Brandon Copley, a mobile developer from Dallas, Texas has compiled a database of 2.5 million Facebook users’ personal phone numbers by exclusively exploiting Facebook Graph Search. Even though Facebook agrees with him that the users left the information public, it has slapped him with a cease and desist notice after he continued to scrape the data.
The whole privacy row started when Copley reported a tip to Facebook on March 5 pointing out the security flaw. A Facebook security team member wrote back saying:
I agree with you personally. We do have antiscraping protections (ratelimiting, bad IP blocks, etc.), but it comes down to the people controlling their privacy, we can make the privacy tools available, and we can encourage them to use them, but we could never just switch their privacy settings for them. So there is not much more we can do.
Copley confirmed that these users have their account information set to public but went on to gather 2.5 million users’ phone numbers to show how that could still be a security flaw. Copley explained his actions to TechCrunch in a report:
Facebook is denying its users the right to privacy by allowing our phone numbers to be publicly searchable as the default setting. This means that anyone with my number knows my Facebook contact information. I may have not told my future employer about my Facebook account, but if I called them on my cell phone they can now know how to find me on Facebook.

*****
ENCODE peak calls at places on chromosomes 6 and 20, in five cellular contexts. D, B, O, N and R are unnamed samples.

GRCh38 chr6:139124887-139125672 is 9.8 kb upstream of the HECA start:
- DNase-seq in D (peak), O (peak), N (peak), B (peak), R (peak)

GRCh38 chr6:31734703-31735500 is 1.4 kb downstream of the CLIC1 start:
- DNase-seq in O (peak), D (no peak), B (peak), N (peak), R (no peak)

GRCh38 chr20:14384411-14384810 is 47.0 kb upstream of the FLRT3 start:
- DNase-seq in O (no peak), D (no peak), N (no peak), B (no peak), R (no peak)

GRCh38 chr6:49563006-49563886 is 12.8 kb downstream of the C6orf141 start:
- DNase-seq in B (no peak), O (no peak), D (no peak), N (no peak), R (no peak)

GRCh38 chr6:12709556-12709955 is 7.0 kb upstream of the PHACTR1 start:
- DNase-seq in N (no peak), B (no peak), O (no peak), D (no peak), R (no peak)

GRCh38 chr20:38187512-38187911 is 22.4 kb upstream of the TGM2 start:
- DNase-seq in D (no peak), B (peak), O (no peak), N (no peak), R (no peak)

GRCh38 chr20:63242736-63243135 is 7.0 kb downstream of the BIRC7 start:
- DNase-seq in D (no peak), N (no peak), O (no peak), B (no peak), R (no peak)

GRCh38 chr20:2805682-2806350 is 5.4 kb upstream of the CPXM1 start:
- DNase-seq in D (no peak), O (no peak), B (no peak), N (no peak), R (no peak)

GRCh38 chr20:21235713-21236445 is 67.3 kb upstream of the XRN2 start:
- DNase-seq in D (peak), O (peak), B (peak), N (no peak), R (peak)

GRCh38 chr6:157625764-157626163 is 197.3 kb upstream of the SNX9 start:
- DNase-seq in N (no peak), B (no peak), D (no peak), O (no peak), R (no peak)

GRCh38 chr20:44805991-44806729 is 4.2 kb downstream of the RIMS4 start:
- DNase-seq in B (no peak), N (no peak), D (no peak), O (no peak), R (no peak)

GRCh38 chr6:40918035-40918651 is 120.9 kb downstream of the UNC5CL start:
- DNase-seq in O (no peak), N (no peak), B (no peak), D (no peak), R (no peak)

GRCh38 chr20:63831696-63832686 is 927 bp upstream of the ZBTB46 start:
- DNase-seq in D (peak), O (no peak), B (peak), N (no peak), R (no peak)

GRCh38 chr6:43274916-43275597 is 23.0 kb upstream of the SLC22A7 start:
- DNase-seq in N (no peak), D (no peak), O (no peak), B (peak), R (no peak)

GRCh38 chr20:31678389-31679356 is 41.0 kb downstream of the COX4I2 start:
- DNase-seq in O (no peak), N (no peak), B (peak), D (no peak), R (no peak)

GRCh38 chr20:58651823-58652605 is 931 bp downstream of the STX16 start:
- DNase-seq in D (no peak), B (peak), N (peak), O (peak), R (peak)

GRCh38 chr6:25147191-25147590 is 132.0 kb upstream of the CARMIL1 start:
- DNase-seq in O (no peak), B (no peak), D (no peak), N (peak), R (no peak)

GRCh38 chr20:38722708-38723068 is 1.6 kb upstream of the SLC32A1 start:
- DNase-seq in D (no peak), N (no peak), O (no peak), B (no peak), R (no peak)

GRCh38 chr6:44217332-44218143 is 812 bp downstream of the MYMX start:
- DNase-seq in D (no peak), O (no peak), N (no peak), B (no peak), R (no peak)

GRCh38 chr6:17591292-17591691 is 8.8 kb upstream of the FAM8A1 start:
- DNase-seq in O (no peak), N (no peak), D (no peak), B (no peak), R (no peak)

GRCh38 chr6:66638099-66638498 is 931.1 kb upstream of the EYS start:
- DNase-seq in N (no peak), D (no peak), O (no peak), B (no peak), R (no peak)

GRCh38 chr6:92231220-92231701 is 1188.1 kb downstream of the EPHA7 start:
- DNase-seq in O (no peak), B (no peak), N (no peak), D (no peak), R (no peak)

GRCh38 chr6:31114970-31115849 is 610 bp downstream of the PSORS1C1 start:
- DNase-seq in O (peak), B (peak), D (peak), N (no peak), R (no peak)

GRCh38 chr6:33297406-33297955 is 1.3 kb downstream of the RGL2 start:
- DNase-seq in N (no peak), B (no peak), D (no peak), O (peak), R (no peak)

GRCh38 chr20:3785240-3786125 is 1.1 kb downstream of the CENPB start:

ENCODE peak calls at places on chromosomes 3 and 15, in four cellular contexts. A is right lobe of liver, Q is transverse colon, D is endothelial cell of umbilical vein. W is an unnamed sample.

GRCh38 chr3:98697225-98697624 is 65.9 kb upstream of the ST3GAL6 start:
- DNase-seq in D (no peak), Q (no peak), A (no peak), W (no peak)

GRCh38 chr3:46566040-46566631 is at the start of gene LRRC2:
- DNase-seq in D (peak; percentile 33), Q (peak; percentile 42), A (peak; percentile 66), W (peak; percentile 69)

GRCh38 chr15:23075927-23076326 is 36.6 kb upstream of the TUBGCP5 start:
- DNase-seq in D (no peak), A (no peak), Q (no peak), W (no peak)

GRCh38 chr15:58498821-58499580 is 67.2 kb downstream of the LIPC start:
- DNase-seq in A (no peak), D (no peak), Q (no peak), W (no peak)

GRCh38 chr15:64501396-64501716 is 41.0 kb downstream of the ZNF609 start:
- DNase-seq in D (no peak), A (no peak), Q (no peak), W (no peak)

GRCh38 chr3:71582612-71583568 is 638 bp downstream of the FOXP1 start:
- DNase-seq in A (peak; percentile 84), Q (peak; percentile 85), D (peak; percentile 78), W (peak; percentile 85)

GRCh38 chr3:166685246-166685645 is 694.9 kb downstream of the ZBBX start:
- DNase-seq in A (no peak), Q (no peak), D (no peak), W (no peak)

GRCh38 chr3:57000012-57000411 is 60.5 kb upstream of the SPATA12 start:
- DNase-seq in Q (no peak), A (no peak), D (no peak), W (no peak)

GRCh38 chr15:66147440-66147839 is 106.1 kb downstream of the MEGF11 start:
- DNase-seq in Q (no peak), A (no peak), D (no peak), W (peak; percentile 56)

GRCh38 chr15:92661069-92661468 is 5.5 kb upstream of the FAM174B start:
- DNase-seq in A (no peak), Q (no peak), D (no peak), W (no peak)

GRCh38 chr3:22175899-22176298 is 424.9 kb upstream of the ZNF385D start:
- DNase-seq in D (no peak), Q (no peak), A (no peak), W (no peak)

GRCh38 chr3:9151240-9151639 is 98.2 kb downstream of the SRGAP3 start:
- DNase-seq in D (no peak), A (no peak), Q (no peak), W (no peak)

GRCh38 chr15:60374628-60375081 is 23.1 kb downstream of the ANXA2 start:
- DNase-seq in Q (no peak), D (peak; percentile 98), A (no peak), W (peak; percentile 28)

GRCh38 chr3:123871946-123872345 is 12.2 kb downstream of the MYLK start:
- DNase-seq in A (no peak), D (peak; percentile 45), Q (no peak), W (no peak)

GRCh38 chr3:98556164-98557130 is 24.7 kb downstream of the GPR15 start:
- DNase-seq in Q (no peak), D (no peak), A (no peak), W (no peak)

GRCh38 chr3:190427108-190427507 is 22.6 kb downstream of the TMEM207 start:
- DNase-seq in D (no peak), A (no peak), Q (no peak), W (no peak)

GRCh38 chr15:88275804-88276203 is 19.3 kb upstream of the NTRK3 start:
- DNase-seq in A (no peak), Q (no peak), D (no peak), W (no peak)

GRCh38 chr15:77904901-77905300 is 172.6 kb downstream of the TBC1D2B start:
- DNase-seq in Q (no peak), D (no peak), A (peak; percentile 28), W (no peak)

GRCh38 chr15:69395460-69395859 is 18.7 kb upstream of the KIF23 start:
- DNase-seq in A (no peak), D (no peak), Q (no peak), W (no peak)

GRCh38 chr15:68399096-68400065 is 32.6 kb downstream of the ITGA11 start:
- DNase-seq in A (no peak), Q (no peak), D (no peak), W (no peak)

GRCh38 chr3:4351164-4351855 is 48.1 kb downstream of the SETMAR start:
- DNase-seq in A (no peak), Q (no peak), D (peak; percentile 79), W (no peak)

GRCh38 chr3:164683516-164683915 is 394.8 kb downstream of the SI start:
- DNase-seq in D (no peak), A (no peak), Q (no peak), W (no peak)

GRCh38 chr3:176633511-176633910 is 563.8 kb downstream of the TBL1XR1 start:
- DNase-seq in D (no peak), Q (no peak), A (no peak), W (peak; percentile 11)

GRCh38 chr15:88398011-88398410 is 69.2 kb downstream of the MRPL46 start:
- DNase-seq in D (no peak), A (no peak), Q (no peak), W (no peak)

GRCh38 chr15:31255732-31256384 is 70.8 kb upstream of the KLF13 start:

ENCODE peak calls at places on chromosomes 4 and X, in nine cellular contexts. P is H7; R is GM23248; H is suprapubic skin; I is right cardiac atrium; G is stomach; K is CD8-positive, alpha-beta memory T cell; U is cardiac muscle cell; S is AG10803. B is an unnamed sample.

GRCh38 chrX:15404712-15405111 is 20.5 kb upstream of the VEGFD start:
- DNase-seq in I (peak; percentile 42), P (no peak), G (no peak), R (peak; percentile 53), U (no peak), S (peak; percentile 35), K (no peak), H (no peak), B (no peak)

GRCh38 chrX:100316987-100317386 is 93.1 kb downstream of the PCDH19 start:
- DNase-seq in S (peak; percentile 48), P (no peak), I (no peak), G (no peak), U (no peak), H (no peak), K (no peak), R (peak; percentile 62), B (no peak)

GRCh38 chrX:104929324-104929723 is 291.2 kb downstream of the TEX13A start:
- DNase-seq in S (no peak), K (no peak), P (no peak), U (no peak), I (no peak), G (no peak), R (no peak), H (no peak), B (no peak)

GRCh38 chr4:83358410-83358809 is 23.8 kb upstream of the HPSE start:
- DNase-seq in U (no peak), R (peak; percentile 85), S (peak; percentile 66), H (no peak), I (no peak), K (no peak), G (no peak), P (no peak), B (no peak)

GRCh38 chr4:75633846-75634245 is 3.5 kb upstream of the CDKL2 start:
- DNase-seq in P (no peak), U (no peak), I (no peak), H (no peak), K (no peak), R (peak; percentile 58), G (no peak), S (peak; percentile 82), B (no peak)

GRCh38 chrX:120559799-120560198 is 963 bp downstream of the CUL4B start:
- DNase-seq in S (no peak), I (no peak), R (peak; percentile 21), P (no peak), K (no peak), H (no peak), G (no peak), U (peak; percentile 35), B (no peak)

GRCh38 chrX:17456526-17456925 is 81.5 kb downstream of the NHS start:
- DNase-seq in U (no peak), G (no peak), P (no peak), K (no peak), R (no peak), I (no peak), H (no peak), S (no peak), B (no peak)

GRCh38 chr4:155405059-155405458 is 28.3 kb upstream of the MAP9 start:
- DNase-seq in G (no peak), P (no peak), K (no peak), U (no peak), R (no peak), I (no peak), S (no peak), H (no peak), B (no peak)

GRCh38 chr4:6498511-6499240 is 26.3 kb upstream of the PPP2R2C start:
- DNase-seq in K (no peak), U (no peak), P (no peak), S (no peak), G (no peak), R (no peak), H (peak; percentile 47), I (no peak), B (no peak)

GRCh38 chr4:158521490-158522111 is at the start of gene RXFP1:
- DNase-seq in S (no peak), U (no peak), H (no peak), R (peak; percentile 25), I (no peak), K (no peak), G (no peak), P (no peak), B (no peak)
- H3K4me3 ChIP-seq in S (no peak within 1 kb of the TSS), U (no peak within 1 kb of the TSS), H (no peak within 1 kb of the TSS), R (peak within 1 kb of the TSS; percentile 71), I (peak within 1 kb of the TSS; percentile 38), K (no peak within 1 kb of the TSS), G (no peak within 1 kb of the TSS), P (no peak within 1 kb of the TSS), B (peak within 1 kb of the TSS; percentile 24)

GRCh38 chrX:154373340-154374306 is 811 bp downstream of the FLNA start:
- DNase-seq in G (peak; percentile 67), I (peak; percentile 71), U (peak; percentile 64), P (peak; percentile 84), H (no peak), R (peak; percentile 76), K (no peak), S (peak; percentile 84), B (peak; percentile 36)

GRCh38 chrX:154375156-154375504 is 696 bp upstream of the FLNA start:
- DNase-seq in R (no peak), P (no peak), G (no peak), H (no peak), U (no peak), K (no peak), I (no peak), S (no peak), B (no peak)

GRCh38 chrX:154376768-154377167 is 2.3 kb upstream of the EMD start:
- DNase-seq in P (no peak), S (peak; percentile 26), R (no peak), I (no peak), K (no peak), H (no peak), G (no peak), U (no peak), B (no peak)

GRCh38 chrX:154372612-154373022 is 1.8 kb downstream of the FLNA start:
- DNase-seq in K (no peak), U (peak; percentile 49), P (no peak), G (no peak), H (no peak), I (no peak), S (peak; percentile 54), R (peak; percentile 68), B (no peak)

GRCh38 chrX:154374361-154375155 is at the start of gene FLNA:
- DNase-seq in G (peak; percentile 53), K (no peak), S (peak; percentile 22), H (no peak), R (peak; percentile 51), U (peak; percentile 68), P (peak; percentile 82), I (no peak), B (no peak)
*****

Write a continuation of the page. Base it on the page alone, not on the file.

In retrospection, Copley’s Facebook account was banned several times during March and early April. Facebook’s lawyers have now demanded from Copley to hand back the information he acquired and the method used in acquiring the same. Facebook admitted to a bug that leaked the contact information of 6 million users, but believes that it is unrelated to Copley’s case which Facebook does not believe to be a flaw. Even though Copley is determined to pressurize Facebook on this privacy issue, it is not clear whether Facebook will pursue litigation against him.